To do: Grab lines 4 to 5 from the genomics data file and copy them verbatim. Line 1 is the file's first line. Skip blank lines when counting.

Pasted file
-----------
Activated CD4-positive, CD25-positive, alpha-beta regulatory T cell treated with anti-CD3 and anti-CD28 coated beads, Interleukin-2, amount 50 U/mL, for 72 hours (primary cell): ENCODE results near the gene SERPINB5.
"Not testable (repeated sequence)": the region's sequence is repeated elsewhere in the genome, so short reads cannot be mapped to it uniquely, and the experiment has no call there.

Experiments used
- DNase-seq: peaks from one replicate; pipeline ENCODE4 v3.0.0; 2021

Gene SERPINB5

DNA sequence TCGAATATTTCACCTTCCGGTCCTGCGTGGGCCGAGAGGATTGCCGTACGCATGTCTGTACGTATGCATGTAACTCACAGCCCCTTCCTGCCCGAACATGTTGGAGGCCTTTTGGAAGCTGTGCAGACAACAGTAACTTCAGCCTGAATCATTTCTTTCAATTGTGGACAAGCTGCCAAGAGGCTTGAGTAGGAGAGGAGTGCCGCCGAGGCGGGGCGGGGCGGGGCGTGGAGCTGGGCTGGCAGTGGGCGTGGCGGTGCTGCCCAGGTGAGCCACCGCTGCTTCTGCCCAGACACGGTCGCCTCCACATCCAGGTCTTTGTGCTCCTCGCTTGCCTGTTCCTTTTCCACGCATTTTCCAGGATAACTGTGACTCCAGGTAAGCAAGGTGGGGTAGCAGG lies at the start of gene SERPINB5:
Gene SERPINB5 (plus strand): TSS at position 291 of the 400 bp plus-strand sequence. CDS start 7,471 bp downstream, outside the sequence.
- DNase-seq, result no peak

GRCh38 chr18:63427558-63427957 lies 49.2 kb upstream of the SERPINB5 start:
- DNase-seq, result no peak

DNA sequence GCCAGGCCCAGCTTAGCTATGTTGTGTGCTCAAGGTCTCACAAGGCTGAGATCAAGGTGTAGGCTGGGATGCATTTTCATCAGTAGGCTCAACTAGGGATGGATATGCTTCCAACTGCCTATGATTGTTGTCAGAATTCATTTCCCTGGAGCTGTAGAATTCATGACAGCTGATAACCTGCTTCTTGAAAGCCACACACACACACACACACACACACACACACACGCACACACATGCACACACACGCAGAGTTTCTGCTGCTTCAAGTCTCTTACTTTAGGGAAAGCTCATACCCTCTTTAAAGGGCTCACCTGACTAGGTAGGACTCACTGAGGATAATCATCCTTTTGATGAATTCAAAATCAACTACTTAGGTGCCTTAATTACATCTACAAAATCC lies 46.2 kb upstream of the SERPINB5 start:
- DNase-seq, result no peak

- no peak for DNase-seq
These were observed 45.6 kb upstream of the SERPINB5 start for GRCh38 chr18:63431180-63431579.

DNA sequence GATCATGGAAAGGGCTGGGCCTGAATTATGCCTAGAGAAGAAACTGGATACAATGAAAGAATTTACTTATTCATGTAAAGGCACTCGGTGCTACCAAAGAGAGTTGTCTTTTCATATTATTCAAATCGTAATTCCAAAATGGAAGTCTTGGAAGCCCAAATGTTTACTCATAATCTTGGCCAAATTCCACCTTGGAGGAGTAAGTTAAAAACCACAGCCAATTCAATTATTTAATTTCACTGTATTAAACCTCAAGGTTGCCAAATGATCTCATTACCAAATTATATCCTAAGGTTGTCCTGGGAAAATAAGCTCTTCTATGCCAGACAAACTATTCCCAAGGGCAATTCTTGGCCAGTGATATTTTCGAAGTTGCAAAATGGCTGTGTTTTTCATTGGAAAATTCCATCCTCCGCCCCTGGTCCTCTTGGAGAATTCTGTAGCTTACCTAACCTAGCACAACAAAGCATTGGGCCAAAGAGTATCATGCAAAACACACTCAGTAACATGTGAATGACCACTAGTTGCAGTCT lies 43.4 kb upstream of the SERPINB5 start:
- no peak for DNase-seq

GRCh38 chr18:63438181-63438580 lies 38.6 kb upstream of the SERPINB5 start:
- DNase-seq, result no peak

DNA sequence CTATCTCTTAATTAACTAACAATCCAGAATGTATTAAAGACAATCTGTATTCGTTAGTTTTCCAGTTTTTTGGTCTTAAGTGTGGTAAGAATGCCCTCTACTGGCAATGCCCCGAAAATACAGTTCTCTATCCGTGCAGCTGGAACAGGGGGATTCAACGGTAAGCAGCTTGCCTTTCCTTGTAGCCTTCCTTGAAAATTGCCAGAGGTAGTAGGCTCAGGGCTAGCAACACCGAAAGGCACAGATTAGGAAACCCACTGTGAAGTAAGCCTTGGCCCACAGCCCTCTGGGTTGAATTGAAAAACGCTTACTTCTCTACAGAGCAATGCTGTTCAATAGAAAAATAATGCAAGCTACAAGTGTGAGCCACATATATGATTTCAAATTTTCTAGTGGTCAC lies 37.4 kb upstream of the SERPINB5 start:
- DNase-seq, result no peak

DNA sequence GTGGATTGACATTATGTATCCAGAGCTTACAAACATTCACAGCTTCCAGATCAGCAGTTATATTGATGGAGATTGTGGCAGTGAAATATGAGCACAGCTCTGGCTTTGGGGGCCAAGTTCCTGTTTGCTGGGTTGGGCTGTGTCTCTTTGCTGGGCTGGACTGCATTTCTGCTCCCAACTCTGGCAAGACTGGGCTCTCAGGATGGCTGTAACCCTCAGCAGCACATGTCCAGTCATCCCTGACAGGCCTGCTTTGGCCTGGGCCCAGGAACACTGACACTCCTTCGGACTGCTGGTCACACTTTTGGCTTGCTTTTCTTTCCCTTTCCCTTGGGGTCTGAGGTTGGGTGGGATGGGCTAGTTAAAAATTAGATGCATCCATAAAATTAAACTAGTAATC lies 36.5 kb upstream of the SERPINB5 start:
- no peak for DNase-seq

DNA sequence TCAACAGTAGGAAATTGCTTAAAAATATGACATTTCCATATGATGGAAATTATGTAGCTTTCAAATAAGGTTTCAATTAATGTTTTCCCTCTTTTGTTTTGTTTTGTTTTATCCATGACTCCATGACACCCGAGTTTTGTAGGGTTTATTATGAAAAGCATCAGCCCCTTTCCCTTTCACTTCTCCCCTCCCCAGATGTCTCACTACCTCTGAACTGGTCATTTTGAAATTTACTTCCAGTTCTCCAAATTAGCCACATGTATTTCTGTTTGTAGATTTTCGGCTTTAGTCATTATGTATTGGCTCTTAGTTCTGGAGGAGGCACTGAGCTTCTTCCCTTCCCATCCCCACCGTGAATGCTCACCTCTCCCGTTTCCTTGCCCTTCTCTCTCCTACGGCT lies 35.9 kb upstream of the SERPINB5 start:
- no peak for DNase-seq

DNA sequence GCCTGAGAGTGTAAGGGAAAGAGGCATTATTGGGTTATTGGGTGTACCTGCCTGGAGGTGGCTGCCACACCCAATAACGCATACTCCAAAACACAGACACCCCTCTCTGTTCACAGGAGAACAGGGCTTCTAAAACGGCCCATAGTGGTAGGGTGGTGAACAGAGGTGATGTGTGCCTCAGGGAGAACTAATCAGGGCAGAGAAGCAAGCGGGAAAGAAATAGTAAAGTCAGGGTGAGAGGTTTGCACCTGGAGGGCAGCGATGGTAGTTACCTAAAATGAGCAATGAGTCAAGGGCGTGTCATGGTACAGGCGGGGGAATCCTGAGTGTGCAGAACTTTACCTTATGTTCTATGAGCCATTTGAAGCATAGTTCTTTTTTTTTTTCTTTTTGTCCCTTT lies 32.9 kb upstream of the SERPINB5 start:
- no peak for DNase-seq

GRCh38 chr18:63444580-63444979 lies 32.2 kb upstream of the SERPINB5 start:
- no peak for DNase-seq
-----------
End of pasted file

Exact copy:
- DNase-seq: peaks from one replicate; pipeline ENCODE4 v3.0.0; 2021

Gene SERPINB5